Analysis of Hungary politics details Orban’s Lazarus year

Analysis of Hungary politics details Orban’s Lazarus year
Hungarian Prime Minister Viktor Orban. Photo by CC
By Kester Eddy in Budapest February 1, 2016

One year ago – and just nine months after a second, consecutive landslide national election victory – the Hungarian government of Prime Minister Viktor Orban was in trouble, its popularity waning in the wake of a number of controversial policy decisions: a discriminatory advertising tax had turned RTL Klub, the most popular television station, into an implacable media foe airing hard-hitting exposes on the wealth accumulation of government officials and associated cronies: an intended solution to this problem had tipped the scales on a simmering row between the prime minister and his former financial guru, Lajos Simicska, leading to an unprecedented public falling-out that shocked the country: and the planned imposition of an internet tax had sparked widespread protests.

Although it should be stressed that at no point was the government in danger of falling, the extent of voter disarray was unparalleled in the history of the Fidesz party that Orban had helped found at the end of the 1980s.

Yet it was to get worse for the former anti-communist student activist and undisputed leader of Fidesz: a series of fraudulent brokerage collapses, most notably Quaestor, an operation with known ties to the Fidesz government, added to the public’s disillusionment: to cap the turmoil, in February and March the governing party lost two by-elections in provincial seats that it had won easily at the spring elections. These defeats, which resulted in the loss of the government’s two-thirds constitutional ‘super majority’, included one seat falling to Jobbik – the first individual constituency won by the far-right party.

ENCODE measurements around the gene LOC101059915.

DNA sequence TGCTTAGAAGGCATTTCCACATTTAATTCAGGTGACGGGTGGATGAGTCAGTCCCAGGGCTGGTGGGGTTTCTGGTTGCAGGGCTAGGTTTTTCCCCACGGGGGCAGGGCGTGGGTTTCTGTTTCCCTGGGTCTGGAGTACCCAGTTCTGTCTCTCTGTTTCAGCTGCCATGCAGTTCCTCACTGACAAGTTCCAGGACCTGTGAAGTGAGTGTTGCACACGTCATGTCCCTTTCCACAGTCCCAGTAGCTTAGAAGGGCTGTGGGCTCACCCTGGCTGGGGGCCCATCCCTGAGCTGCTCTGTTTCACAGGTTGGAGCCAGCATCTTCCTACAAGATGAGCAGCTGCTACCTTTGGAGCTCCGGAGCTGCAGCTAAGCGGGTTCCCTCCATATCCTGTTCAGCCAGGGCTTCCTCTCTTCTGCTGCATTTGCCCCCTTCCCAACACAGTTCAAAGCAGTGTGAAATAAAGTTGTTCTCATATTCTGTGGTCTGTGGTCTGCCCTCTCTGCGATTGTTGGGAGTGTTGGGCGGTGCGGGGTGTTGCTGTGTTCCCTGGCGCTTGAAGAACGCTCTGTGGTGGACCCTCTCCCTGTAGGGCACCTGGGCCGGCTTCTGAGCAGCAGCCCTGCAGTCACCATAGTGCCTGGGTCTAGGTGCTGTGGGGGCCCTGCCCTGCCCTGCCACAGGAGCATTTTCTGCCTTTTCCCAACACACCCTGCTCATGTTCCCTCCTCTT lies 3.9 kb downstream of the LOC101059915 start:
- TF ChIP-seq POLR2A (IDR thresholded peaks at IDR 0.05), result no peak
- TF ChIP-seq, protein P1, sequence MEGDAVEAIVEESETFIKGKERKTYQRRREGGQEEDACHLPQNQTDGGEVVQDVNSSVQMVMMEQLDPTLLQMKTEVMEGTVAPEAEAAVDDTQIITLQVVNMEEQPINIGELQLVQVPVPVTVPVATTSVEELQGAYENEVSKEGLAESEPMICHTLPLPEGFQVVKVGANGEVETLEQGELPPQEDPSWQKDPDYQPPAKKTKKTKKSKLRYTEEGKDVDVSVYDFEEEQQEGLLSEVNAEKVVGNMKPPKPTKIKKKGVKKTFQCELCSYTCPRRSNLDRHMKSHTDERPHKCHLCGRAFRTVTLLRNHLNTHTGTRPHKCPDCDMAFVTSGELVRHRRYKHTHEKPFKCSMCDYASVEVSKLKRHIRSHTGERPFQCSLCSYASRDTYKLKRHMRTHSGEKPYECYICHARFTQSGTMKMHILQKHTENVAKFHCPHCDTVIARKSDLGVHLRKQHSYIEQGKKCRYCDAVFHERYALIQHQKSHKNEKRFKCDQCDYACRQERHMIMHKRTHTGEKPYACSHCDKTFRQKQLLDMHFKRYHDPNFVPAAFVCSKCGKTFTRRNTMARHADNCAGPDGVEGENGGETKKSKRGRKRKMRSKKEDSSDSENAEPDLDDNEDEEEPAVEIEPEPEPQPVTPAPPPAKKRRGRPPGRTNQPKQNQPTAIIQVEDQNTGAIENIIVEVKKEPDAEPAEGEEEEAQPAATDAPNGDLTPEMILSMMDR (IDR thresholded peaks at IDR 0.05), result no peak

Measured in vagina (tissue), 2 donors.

Yet within months of this nadir, Orban was once again riding high in the polls, winning praise even from some lifelong, Socialist-voting diehards at home and gaining increasing international recognition, not least in the Central European Visegrad-4 bloc, which includes Poland and the Czech and Slovak Republics.

The cause of this remarkable turn-around was, of course, the migrant crisis. And the story of how Orban and his advisers managed (or, as critics would have it, stage-managed) the dramatic arrival of tens of thousands of asylum seekers seeking entry into Europe is central to “Hungarian Politics in 2015” – a study and analysis of the key events of last year and their likely future impact, which is authored by members of Policy Solutions, a left-leaning Budapest think-tank.

Indeed, from the Fidesz point of view, the whole exercise was so successful that, as the study concludes: “Fidesz probably wishes 2015 had been an election year as well, for by autumn at the latest it would probably have trounced the opposition by even larger margins than it attained in 2014. As Medián reported in its final poll of the year, no governing party in Hungary has been as popular at this point in its term as the Fidesz government now.

According to the latest poll by Tarki, published at the end of January, Fidesz has the support of 54% of decided voters.